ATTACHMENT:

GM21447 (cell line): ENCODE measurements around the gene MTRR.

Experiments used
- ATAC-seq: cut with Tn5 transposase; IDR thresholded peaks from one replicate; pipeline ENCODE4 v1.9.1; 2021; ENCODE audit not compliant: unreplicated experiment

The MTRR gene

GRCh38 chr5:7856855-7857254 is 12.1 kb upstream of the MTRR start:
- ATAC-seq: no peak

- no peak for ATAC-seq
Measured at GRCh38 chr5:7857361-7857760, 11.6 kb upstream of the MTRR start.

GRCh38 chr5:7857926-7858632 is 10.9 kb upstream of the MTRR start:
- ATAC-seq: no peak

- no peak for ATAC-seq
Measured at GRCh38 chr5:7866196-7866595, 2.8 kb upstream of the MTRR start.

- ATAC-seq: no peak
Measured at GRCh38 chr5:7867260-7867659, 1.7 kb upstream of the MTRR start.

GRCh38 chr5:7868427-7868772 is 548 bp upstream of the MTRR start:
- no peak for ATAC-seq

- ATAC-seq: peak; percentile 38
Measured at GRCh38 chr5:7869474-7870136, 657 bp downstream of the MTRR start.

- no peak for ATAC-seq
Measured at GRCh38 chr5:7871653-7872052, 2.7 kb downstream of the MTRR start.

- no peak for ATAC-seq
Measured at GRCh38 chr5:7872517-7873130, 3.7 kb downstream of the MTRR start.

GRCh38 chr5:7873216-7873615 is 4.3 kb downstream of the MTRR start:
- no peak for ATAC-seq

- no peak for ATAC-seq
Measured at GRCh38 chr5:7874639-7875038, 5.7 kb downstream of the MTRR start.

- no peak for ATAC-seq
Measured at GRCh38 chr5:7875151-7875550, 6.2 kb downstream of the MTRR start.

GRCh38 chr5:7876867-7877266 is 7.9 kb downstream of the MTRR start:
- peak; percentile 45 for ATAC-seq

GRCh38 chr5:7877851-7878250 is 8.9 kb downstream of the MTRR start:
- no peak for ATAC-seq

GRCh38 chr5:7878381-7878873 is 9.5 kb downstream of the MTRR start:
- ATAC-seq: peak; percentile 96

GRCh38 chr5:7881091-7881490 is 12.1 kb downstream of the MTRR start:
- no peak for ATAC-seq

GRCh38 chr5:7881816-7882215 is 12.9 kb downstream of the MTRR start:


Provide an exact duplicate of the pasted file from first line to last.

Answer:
GM21447 (cell line): ENCODE measurements around the gene MTRR.

Experiments used
- ATAC-seq: cut with Tn5 transposase; IDR thresholded peaks from one replicate; pipeline ENCODE4 v1.9.1; 2021; ENCODE audit not compliant: unreplicated experiment

The MTRR gene

GRCh38 chr5:7856855-7857254 is 12.1 kb upstream of the MTRR start:
- ATAC-seq: no peak

- no peak for ATAC-seq
Measured at GRCh38 chr5:7857361-7857760, 11.6 kb upstream of the MTRR start.

GRCh38 chr5:7857926-7858632 is 10.9 kb upstream of the MTRR start:
- ATAC-seq: no peak

- no peak for ATAC-seq
Measured at GRCh38 chr5:7866196-7866595, 2.8 kb upstream of the MTRR start.

- ATAC-seq: no peak
Measured at GRCh38 chr5:7867260-7867659, 1.7 kb upstream of the MTRR start.

GRCh38 chr5:7868427-7868772 is 548 bp upstream of the MTRR start:
- no peak for ATAC-seq

- ATAC-seq: peak; percentile 38
Measured at GRCh38 chr5:7869474-7870136, 657 bp downstream of the MTRR start.

- no peak for ATAC-seq
Measured at GRCh38 chr5:7871653-7872052, 2.7 kb downstream of the MTRR start.

- no peak for ATAC-seq
Measured at GRCh38 chr5:7872517-7873130, 3.7 kb downstream of the MTRR start.

GRCh38 chr5:7873216-7873615 is 4.3 kb downstream of the MTRR start:
- no peak for ATAC-seq

- no peak for ATAC-seq
Measured at GRCh38 chr5:7874639-7875038, 5.7 kb downstream of the MTRR start.

- no peak for ATAC-seq
Measured at GRCh38 chr5:7875151-7875550, 6.2 kb downstream of the MTRR start.

GRCh38 chr5:7876867-7877266 is 7.9 kb downstream of the MTRR start:
- peak; percentile 45 for ATAC-seq

GRCh38 chr5:7877851-7878250 is 8.9 kb downstream of the MTRR start:
- no peak for ATAC-seq

GRCh38 chr5:7878381-7878873 is 9.5 kb downstream of the MTRR start:
- ATAC-seq: peak; percentile 96

GRCh38 chr5:7881091-7881490 is 12.1 kb downstream of the MTRR start:
- no peak for ATAC-seq

GRCh38 chr5:7881816-7882215 is 12.9 kb downstream of the MTRR start: